Need to look at future needs of valley residents
When I first arrived in Aspen, an immigrant from a totally paved East Coast city, I found a town with one paved road, Highway 82. After protesting the first stop sign on Aspen’s main street, I realized that we were in the period of traffic management. Wider roads, pavement, more stop signs, directional street signs, no-parking signs, parking lots, street lights, a parking garage and parking meters all followed. We were managing traffic.
Until RFTA. Finally, we were looking for a solution to the “people moving” issues throughout the Roaring Fork Valley. No longer did we feel obligated to coordinate our medical appointments or shopping or Glenwood pool day or auto repair with others. We could ride the bus!
After a stormy beginning of coordinating the hopes and needs of three counties, four towns, outlying communities and the seemingly unending meetings, RFTA was born. The operation has grown to meet the needs and challenges of our growing population. The RFTA board and political involvement of all jurisdictions have served us well. Our mass-transit opportunities meet the needs of all who travel between Rifle and New Castle and Silt and Glenwood Springs and Carbondale and Basalt and Aspen. But our needs have expanded in both number and available options and opportunities.
Requested funds will be used to improve services, provide needed bus enhancement and replacement, complete park and ride projects, expand maintenance capabilities, attract skilled workers by providing affordable housing choices for them, and doing those things that make RFTA services more attractive and convenient for all those of us who choose to live here.
The requested 2.65 mill, which is “paying for the cost of growth,” as suggested by Michael Kinsley, will raise $81 per $500 of assessed valuation for homes in communities with predicted growth between 2017 and 2050 of 65 percent in Garfield County, 29 percent in Pitkin County and 64 percent in Eagle County.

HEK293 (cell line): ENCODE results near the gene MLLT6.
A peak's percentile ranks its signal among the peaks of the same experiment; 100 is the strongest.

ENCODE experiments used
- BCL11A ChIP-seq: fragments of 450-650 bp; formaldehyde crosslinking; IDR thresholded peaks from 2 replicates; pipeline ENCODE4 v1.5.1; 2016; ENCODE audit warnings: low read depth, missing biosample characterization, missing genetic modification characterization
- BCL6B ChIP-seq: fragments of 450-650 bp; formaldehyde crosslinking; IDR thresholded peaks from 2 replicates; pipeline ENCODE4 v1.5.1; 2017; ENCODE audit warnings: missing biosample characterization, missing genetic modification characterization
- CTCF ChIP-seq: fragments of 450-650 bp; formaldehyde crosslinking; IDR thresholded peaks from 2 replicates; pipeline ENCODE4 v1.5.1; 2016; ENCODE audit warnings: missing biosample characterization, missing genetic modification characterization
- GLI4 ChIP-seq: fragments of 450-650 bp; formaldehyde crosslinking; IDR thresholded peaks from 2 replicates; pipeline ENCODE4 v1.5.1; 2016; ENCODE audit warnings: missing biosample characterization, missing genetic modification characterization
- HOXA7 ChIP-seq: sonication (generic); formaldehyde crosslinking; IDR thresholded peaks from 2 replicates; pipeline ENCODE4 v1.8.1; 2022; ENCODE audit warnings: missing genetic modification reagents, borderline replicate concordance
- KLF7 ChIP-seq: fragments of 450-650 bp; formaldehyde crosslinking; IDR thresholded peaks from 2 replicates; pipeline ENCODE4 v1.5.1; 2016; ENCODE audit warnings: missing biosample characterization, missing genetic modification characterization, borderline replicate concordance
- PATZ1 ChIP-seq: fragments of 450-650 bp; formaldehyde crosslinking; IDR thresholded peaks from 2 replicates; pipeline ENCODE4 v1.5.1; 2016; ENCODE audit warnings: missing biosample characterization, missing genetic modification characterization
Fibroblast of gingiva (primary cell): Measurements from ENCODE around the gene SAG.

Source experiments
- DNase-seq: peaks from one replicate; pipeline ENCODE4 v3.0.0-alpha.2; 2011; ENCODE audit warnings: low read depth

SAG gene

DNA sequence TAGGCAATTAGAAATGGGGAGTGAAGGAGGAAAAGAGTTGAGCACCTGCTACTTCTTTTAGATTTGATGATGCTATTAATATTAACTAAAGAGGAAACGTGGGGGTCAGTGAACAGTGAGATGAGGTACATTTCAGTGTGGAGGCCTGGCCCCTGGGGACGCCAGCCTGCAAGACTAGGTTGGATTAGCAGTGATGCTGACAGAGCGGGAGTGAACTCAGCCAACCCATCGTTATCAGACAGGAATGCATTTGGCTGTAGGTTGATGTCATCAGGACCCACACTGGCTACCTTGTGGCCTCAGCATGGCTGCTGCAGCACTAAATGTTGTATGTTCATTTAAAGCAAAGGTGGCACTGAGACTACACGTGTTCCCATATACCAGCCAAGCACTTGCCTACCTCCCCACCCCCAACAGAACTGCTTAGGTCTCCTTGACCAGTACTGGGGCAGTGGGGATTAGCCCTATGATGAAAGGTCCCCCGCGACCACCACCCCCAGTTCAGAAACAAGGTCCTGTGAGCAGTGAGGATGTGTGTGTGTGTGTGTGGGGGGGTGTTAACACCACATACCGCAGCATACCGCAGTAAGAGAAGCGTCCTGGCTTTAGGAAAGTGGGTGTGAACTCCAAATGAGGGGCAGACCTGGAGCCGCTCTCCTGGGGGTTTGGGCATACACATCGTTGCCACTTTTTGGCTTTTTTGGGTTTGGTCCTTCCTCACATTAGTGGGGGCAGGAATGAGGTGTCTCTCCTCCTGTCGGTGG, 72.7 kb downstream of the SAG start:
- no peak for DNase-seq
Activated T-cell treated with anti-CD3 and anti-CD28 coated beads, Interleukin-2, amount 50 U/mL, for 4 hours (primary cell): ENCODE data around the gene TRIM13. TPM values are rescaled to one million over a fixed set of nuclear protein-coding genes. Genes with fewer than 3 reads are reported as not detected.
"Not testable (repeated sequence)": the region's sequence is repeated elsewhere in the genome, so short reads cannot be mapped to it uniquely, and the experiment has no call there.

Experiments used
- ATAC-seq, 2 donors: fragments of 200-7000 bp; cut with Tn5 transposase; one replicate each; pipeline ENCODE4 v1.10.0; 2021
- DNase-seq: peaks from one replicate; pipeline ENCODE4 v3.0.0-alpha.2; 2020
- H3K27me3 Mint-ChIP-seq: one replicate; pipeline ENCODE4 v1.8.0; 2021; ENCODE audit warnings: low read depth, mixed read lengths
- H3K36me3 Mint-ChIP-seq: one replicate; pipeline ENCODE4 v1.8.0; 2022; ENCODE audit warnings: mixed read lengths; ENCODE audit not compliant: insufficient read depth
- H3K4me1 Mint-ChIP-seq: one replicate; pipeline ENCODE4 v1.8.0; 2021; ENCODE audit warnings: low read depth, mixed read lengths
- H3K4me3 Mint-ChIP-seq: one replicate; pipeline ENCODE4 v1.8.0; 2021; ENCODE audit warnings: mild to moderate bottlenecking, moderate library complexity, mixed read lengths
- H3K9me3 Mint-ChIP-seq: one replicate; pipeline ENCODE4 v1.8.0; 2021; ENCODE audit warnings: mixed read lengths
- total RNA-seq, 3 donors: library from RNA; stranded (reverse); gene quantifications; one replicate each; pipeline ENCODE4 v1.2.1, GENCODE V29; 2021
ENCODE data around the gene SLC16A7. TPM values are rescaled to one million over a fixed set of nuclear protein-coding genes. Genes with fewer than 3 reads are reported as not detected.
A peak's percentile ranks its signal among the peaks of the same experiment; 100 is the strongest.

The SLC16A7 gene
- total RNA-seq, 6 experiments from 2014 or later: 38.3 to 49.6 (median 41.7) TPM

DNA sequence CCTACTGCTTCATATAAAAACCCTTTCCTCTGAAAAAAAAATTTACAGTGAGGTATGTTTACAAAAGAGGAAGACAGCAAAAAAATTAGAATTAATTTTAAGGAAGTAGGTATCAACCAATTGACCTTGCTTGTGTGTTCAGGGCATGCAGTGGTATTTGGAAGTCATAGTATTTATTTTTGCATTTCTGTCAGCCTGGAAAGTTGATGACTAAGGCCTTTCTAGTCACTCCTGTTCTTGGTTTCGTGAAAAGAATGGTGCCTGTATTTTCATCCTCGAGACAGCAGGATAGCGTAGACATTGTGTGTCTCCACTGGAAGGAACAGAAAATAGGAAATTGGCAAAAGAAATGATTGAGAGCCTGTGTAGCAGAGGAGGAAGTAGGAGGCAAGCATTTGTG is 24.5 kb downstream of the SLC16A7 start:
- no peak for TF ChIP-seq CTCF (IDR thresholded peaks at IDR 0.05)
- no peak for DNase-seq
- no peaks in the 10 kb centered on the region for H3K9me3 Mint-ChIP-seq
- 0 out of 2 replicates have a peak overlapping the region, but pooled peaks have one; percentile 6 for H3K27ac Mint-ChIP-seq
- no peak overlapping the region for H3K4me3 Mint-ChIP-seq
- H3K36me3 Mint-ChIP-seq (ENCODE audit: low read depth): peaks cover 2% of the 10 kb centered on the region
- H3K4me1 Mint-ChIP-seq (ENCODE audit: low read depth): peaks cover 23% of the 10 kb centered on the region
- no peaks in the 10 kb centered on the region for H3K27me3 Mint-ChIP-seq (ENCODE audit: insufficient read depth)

It is time, once again, for those of us concerned about too much automobile traffic, air quality, convenience, attractive mass-transit options, future growth and lifestyles to look to the future needs of our special place.
Nostalgia of train tales
A wonderful article by Tim Willoughby! (“Caboose — an end of a train and the start of adventure,” Sept. 9, The Aspen Times) It brought back memories of Aspen in the ’40s. I was the telegraph boy for Dave Maltsburger, the D&RG agent. Tom McNulty was the engineer for Engine 1028 and he would let me ride in the cab of the locomotive when they made trips over to the south side of Aspen. Those were wonderful times in Aspen that we both cherish! Thanks, Tim, for the memories!
Supporting teachers from afar
I have been reading with interest the brouhaha at Aspen School District. I retired in 2015 after 20 years with the school district. I was one of those people afraid to make waves while I was there (except that one time I went to Superintendent John Maloy and complained about Principal Art A. going to Wizard School in Florida, possibly on the district’s dime. But that’s another story).
Every year, we had a retreat with the board regarding concerns we had with the administration. Every year, we expressed valid concerns about the superintendent. Every year, we were told our concerns were being taken seriously. Every year, we were ignored, and Maloy was rewarded with another contract. Year after year.
It was especially interesting to see that after 19 years of service Ginny H. (who was wonderful) was making $111,600 a year. The very next year the district hired a first-year HR director (with a dubious past and a career change) who earned at least $8,400 (7.5 percent) more than Ginny made her last year in the district. Then, this year, the HR director received a 10 percent raise! May I assume that all the teachers and support staff also received a large increase? Somehow, I doubt it. The most we received (as support staff) in the 20 years I was there was 4 percent.
Every year, AEA went to the board and